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Saturday, May 12, 2007

from Lawrence, Pub Philosophy Group, Sunday meeting: Getting Old (essay)

Dear friends,

I finally managed to finish the draft which I am sending now in a more
or less raw form. But I think my ideas and some of the supporting
evidence I use are quite clear. A look at the references should give you
a good idea what this essay is all about. Apologies if they do not.

Apologies also for sending this essay so late.

See you soon

Lawrence

**********HOLIDAY FLATS**********
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Getting Old

Conventional wisdom has it that the human life span is around 125years.
There isn't a documented case which shows that a human being has lived
longer than this. In other words, if someone never suffered from a
disease, accidents or violence, they would still die from ''old age'' at
a maximum limit of 125 years. Until, that is, we come across Aubrey de
Grey who, for all intents and purposes, believes that this is all
prejudice and that it is feasible for human life to be extended to one
thousand years. More about de Grey later on.

Of course, strictly speaking, getting old has nothing to do with how old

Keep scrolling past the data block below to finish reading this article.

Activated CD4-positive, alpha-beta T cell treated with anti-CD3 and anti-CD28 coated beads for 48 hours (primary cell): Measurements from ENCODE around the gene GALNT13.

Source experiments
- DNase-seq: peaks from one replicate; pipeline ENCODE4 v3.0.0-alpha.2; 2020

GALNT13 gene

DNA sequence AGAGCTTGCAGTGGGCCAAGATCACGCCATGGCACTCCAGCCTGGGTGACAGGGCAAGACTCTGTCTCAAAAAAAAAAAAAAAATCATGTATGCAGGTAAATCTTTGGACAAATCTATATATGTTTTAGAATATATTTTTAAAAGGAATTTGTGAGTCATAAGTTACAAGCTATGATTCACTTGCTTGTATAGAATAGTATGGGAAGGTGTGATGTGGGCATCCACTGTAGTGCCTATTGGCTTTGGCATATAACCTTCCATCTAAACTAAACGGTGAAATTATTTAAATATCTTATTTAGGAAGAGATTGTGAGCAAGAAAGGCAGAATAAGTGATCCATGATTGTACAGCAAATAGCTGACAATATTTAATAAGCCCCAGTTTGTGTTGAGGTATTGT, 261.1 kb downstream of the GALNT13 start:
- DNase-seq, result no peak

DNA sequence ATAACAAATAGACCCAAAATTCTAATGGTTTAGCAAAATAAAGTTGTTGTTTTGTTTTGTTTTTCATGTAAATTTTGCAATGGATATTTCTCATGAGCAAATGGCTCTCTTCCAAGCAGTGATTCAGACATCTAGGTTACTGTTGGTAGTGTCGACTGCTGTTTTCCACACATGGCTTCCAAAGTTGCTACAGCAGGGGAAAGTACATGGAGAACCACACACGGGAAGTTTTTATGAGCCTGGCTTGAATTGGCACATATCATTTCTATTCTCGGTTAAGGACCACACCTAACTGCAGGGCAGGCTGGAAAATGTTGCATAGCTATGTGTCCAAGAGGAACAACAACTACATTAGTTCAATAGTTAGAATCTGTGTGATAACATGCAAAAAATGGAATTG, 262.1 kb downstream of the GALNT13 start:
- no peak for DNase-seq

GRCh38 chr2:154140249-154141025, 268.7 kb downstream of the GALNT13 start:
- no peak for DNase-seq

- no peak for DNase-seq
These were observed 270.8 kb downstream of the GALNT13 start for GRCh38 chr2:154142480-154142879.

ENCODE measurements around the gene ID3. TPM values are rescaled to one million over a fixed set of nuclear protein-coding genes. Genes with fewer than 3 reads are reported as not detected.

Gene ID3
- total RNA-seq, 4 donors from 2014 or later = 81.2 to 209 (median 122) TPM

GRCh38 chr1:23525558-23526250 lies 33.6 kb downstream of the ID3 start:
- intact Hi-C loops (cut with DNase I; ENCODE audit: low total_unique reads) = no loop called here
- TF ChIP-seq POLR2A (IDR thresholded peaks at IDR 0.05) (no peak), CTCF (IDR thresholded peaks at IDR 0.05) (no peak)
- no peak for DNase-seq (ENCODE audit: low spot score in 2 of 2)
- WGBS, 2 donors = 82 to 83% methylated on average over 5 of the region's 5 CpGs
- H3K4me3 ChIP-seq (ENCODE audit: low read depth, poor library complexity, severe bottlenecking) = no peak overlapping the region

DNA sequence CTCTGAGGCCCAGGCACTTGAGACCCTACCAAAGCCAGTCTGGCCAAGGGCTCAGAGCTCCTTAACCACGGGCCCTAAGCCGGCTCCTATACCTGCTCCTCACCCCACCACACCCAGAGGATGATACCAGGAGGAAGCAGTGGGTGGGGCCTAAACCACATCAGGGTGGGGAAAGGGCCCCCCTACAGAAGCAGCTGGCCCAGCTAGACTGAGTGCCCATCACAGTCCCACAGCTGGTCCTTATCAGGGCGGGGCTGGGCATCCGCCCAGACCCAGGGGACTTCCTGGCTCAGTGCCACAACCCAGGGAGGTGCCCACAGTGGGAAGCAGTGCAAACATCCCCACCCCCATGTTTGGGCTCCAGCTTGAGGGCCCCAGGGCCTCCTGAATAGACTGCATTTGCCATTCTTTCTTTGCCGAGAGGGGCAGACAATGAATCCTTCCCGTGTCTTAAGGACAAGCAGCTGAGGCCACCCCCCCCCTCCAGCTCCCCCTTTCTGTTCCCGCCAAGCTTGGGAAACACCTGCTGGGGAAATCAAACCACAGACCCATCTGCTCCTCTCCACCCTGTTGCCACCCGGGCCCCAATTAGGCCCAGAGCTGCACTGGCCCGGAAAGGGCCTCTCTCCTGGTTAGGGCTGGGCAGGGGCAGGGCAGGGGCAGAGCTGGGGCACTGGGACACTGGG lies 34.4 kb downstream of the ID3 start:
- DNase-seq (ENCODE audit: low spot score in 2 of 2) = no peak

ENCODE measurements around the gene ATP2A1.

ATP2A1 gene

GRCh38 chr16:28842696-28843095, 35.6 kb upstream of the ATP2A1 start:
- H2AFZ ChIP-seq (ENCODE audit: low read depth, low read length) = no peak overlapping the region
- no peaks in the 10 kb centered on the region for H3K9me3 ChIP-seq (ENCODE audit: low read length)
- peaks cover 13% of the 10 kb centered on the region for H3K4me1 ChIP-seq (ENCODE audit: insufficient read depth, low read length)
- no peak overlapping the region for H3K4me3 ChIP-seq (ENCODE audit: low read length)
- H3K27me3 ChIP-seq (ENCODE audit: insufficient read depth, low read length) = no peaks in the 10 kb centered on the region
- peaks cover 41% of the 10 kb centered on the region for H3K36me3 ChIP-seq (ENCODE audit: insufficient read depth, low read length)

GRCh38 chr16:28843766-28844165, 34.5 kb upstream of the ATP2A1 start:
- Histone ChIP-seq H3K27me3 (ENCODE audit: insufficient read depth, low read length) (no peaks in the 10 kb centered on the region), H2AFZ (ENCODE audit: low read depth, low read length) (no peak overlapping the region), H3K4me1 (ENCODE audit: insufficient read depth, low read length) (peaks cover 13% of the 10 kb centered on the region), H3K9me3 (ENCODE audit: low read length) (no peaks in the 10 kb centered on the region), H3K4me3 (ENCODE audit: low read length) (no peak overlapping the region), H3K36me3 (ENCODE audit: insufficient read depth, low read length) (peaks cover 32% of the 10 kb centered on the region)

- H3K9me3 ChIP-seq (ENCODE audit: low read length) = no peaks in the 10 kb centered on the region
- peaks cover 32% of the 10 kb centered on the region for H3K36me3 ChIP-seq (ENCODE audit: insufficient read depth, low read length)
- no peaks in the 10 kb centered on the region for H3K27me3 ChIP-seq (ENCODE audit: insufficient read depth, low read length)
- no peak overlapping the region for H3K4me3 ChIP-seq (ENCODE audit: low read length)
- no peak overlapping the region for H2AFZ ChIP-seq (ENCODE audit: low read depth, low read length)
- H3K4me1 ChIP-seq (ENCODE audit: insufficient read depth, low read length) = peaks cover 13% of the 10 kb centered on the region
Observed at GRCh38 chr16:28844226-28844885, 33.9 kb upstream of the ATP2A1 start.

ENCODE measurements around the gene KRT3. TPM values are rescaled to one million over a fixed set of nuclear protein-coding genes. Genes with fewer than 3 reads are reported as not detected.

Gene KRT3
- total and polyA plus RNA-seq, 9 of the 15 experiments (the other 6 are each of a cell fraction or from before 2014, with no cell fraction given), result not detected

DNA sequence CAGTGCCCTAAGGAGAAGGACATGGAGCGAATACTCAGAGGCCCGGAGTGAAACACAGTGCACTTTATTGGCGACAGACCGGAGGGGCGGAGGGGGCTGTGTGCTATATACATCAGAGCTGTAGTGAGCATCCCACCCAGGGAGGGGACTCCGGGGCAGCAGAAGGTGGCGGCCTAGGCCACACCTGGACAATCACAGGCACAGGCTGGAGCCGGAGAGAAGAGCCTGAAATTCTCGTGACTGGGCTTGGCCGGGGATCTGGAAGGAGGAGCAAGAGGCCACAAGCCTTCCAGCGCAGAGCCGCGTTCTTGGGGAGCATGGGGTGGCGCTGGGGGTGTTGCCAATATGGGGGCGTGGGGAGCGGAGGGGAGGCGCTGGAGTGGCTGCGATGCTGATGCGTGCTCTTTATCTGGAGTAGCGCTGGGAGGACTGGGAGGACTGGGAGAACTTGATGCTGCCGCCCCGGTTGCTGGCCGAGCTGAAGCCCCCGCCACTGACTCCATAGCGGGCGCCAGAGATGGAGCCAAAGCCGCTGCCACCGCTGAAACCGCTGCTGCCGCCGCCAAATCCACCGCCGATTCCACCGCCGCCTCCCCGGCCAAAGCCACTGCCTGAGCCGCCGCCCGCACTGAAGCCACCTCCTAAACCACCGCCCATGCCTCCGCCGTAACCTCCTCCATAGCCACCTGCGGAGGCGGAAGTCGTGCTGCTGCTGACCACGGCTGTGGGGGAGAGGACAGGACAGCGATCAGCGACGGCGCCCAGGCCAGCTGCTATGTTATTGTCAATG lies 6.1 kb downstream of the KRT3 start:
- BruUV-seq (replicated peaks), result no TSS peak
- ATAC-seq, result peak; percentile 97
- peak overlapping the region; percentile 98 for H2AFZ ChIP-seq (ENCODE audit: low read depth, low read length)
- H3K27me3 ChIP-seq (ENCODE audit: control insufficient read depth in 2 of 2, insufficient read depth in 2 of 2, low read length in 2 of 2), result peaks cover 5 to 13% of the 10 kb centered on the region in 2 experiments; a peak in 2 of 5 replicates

we are, but about the process of reaching old age and being old. Based
on the type of prejudice a person happens to practice and who we are
asking, we can safely assume that for most adults, old age starts at 65
years. And although life expectancy, in the western world, hovers around
65 for men and 70 for women (BBC), this would certainly be regarded as
very old. We forget that someone reaching the age of 80years is more
entitled to be called super human, than old, considering that the vast
majority of this person's peers have long passed away. The idea of
getting old is more a function of those around us and a subjective
belief of the person. In other words, someone is old because we think
they are old, as well as what each of us think about ourselves.

Apart from meaning a biological process, getting old is also a cue for
society to change their mind set towards certain people of a certain